A Tribal Order: Politics and law in the mountains of Yemen [Archives:2007/1073/Reportage]

August 2 2007

Review by: Dr. Aviva Klein-Franke,
Martin-Buber Insitute for Jewish Studies, University of Colgone, 50923 Colgone, Germany

This book is the result of fieldwork in Jabal Razi in the northern area of Yemen. The anthropologist Shelagh Weir visited the region three times and spent there in the years 1977, 1979-80 and in 1993 about twenty months. Most of the time during her fieldwork she dwelled in madinat al-Nair and studied the cultural and social institutions of the village. The village is inhabited by one of ten small tribes that settled in the Razi region. The author found this village an ideal fieldwork-base, because it was socially and occupationally heterogenous; personalities in official positions, men prominent in tribal and government affairs lived in the illage, and the weekly market was a good meeting place of locals and visitors from remote places.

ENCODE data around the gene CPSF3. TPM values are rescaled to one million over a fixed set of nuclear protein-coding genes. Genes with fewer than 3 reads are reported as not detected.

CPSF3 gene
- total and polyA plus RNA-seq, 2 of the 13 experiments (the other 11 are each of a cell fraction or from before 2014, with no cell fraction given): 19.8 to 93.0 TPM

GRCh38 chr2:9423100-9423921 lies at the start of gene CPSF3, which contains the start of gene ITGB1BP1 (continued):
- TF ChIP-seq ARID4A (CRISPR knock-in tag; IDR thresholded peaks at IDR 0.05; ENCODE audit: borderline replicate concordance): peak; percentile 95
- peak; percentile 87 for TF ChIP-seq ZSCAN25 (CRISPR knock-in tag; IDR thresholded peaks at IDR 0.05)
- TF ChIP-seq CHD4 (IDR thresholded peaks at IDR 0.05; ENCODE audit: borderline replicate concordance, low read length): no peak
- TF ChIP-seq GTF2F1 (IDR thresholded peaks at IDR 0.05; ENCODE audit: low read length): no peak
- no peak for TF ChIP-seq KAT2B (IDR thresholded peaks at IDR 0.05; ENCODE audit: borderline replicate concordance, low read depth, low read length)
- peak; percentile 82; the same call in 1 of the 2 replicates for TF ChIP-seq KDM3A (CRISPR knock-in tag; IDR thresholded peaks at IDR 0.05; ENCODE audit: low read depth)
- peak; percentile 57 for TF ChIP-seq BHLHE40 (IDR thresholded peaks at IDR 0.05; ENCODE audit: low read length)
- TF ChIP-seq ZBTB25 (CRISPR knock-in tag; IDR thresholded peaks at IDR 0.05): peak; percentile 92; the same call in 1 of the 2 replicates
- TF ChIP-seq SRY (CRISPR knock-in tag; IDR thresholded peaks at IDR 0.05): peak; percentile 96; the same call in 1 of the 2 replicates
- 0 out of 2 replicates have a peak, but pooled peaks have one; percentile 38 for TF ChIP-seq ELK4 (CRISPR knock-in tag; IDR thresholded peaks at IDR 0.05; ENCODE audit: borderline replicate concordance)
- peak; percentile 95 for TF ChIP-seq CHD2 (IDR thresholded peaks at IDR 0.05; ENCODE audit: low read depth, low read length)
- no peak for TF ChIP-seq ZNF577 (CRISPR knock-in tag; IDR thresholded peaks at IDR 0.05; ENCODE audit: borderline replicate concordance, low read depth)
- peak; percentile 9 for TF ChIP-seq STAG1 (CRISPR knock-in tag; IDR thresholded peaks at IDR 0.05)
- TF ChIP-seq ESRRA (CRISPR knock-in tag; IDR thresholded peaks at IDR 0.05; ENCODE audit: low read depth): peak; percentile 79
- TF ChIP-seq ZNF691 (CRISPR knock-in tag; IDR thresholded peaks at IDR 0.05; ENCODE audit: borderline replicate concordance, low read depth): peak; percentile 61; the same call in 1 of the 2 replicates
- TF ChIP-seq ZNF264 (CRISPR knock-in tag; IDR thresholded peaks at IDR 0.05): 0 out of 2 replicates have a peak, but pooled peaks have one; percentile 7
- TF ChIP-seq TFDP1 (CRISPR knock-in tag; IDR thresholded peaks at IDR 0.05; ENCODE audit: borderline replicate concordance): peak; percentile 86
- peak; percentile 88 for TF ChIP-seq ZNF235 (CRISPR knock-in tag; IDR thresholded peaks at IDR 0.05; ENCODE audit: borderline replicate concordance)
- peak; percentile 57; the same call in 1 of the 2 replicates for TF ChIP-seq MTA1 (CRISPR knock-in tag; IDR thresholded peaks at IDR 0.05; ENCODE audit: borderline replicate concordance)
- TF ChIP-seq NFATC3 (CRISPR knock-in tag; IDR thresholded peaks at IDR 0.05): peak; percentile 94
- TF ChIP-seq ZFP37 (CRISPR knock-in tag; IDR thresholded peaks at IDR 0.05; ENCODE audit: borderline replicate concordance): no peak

At the time of her first visit in 1977, travelling in the area was difficult, for instance, no motor truck was available and most places could only be reached in the traditionally way, by foot, as hundreds of years before. First in 1979 routes for a Trans-Razi trucks was established. During the periods of her research the Razihis used two currencies, the Saudi Riyal (SR) for everyday transaction and for bigger business transactions, like land purchase or sale the used the Riyal

Faransi (Maria Theresia Taler). Weir investigated the institutions of a traditional society in transition to modernity and therefore her description of life in al-Nair is an “ethnographic present” document of the 1970s.

The book has three parts with a total of eleven chapters. It also includes two appendixes:

1. A list with chronological events affecting Razi

2. A catalogue of Razi documents